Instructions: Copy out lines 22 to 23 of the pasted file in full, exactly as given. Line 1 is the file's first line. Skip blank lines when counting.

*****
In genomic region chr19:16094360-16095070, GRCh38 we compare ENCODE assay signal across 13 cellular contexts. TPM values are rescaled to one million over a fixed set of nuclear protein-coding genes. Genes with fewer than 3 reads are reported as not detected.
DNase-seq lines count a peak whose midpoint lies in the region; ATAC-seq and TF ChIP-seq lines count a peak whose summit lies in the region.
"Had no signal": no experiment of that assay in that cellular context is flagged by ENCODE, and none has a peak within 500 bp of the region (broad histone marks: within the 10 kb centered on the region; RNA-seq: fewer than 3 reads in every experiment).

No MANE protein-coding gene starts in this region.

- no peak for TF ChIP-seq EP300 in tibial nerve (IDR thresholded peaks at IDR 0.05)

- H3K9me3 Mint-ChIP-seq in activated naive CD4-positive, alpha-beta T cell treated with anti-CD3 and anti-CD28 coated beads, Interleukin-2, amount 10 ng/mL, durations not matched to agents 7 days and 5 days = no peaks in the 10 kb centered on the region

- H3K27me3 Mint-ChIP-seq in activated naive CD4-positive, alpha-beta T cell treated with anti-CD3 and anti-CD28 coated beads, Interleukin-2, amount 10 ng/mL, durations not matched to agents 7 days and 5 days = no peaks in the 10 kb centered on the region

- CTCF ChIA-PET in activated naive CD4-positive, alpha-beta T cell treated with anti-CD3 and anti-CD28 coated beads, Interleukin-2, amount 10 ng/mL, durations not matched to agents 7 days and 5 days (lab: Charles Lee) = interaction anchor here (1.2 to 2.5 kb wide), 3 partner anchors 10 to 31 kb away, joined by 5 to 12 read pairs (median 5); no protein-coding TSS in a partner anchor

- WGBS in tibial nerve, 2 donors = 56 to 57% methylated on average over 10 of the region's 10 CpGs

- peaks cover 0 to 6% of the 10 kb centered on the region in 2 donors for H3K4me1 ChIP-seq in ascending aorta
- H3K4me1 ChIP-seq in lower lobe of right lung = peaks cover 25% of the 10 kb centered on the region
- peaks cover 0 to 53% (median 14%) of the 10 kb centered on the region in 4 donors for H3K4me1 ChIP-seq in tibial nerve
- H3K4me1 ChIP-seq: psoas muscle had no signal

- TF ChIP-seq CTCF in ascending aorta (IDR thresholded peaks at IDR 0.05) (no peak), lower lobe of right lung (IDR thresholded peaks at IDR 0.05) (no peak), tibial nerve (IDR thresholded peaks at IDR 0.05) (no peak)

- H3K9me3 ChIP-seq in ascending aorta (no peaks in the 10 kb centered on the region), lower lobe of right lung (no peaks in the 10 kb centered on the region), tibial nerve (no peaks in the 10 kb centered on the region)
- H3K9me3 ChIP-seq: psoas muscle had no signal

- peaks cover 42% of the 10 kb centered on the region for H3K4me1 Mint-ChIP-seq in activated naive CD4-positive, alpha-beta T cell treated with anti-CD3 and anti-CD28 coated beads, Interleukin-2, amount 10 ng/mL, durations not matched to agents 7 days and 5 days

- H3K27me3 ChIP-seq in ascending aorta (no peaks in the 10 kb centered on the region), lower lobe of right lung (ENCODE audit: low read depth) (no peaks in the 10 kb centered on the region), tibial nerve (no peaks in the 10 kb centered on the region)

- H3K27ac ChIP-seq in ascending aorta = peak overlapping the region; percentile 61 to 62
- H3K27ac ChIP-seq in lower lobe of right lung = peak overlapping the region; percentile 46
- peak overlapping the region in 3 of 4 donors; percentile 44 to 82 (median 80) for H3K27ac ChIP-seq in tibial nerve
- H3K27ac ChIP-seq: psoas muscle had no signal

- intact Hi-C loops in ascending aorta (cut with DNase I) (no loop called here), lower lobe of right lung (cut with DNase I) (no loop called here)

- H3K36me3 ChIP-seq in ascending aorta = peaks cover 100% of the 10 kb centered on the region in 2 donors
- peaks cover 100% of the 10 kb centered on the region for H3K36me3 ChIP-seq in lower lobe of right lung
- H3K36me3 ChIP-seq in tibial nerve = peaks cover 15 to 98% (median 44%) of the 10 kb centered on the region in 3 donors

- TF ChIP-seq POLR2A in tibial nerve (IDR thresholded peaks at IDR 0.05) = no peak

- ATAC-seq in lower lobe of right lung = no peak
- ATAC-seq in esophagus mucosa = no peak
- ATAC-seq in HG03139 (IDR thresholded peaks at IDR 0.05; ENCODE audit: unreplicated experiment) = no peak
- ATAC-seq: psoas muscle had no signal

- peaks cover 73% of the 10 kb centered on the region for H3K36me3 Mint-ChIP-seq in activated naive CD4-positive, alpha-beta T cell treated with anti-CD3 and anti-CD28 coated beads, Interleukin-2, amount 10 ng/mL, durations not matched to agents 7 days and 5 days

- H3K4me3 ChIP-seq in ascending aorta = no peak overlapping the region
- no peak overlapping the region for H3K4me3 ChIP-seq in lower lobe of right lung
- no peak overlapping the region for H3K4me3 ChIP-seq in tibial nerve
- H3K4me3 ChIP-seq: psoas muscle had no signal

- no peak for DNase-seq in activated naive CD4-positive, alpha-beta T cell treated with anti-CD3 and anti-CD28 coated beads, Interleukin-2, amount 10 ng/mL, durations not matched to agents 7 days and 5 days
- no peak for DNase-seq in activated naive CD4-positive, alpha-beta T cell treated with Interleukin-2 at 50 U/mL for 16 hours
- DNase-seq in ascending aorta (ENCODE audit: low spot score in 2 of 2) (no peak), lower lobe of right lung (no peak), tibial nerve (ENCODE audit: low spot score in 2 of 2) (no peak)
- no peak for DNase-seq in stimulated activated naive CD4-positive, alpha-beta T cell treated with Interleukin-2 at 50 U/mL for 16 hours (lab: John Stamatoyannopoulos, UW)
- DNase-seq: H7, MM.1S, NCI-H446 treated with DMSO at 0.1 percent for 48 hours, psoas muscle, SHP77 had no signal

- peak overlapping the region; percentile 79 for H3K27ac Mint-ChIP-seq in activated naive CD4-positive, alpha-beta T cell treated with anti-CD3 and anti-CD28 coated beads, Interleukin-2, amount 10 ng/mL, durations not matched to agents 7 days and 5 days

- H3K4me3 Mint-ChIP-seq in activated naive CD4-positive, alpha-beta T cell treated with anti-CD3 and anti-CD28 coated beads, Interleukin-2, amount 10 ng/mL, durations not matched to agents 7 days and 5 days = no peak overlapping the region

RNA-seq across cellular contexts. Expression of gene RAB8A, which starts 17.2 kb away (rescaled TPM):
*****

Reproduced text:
- H3K27ac ChIP-seq: psoas muscle had no signal

- intact Hi-C loops in ascending aorta (cut with DNase I) (no loop called here), lower lobe of right lung (cut with DNase I) (no loop called here)